At that time he was almost 60 and his eldest son, Daniel, one of eleven children, who had worked for the Swiss end of the family’s importing business, took up the reins, and progressively became the driving force behind the family’s mining strategy. Daniel was educated at a Catholic high school in Philadelphia and by-passed university to enter the family business and was supported by five of his six brothers.

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Brazil wants more research on Amazon gold mine before Canadian company proceeds – by Tanya Talaga (Toronto Star – February 15, 2013)

The Toronto Star has the largest circulation in Canada. The paper has an enormous impact on federal and Ontario politics as well as shaping public opinion.

Brazilian government urges more studies on how Belo Sun Mining Corporation’s Volta Grande venture will affect the environment and indigenous peoples.

The Brazilian government wants to see more research on a massive gold-mining project near the Amazon River before the Canadian firm behind it goes ahead with developments.

Brazil’s Federal Public Ministry has asked state authorities to obtain more information on how the Belo Sun Mining Corporation’s Volta Grande venture, one of the largest gold mining projects near the Amazon, will affect the ecologically sensitive area and the indigenous people living there. It also wants details on any effects the project will have on the nearby Belo Monte dam, the third largest hydroelectric project in the world.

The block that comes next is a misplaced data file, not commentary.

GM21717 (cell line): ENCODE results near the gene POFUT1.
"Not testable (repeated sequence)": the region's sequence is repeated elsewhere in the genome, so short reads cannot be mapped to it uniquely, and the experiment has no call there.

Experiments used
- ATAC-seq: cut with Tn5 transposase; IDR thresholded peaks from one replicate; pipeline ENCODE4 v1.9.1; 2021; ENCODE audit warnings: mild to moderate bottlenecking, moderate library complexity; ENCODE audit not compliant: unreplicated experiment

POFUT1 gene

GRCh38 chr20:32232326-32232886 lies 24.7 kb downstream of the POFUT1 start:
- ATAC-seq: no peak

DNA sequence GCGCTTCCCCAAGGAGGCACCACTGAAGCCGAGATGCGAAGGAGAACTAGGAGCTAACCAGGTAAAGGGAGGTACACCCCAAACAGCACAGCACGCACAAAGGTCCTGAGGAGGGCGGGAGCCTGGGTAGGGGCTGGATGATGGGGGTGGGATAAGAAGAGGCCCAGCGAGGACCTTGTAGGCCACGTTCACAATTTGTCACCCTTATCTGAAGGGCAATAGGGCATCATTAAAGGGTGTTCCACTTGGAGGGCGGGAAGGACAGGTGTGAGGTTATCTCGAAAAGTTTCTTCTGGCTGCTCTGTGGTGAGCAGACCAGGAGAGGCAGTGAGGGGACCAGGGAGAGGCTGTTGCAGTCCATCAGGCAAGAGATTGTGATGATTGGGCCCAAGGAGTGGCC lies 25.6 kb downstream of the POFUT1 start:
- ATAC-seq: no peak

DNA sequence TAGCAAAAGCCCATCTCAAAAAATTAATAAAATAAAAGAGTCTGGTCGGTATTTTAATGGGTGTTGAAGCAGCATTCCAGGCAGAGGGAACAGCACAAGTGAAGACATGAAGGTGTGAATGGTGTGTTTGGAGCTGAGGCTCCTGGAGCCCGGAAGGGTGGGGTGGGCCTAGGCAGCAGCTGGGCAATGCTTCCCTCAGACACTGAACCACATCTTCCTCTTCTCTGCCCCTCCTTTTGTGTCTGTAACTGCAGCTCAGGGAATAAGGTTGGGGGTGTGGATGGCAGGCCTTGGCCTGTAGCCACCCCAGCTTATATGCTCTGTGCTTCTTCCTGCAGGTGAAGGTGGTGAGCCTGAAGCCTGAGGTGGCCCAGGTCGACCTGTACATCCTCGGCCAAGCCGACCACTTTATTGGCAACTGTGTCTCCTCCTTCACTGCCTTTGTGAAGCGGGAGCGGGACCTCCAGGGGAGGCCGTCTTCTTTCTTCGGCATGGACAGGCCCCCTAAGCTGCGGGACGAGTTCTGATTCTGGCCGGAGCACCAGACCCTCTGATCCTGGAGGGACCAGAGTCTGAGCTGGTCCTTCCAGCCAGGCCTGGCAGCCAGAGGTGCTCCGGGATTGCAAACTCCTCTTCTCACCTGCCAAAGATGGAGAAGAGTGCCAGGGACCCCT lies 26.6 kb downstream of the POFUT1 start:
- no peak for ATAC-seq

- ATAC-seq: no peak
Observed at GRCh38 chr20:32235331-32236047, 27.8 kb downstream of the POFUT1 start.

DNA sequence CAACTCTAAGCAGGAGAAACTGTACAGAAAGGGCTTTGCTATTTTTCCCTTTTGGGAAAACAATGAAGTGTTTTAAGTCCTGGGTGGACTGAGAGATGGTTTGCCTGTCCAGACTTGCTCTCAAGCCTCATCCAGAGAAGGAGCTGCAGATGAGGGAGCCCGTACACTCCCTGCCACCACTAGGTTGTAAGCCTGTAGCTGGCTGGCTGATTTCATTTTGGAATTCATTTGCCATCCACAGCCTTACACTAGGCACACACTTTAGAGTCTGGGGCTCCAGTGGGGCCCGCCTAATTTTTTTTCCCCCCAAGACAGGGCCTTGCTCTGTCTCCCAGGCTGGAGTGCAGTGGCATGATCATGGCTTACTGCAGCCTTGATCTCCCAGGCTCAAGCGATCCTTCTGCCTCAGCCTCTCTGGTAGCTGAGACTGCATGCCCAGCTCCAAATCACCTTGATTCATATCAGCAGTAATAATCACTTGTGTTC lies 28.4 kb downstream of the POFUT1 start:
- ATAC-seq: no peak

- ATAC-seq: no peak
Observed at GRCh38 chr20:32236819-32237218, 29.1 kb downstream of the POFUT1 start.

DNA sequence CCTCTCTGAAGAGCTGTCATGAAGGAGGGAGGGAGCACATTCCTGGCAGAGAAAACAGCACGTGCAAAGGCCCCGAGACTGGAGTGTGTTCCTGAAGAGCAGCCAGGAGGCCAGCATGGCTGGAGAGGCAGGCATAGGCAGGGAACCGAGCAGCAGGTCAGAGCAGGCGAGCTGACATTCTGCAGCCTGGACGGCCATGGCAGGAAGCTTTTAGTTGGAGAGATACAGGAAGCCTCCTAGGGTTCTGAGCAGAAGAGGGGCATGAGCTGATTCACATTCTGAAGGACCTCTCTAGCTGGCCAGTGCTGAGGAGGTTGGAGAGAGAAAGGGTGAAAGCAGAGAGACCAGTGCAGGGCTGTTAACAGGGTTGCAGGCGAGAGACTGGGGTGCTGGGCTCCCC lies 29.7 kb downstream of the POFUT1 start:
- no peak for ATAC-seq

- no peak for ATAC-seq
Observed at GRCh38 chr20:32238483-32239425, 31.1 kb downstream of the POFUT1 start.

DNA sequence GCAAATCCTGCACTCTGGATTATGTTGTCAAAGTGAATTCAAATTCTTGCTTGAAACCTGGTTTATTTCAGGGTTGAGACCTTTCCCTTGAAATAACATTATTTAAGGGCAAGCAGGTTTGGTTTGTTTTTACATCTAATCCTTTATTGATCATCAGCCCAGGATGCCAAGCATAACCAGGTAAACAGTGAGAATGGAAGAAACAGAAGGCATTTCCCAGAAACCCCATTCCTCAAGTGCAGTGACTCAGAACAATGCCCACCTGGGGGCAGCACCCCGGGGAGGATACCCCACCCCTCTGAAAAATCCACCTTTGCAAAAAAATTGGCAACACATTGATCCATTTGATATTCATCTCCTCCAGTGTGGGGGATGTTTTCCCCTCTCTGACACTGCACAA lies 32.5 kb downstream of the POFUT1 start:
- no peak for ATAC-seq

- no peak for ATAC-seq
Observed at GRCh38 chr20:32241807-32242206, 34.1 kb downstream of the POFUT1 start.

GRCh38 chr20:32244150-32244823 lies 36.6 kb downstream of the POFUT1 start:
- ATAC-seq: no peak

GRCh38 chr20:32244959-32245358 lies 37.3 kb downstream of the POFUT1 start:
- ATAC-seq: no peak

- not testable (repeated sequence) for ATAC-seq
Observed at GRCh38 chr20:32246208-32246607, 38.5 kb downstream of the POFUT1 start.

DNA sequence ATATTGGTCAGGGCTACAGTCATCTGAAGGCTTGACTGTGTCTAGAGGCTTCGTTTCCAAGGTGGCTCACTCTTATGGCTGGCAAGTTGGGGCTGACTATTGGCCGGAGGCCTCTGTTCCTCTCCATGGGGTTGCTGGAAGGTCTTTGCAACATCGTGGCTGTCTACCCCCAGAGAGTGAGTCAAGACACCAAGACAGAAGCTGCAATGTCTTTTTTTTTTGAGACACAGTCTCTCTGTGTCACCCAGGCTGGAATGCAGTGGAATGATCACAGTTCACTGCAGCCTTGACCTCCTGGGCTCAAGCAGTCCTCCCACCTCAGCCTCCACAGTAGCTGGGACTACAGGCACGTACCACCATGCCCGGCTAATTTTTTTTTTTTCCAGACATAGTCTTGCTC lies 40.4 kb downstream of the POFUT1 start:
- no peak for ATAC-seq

The Amazon River basin is one of the most precious ecosystems in the world. Deforestation and development in the area is a cause of global concern.

The Volta Grande is 60 kilometres southwest of the city of Altamira in the northern Para state. Belo Sun controls the mining and exploration rights covering 1,305 sq. km.

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Barrick ad campaign counters Dominican criticism – by Joachim Bamrud ( – February 12, 2013)

SANTO DOMINGO ( – Canada-based Barrick Gold has started a media campaign in the Dominican Republic to counter often repeated, but false, statements about its 2009 contract to develop the $4-billion Pueblo Viejo gold mine.

Pueblo Viejo, which is 60% owned by operator Barrick and 40% by Canada-based Goldcorp, is the largest foreign investment in the Dominican Republic. It started production in January and is expected to account for as much as 15% of Dominican exports over the next decade.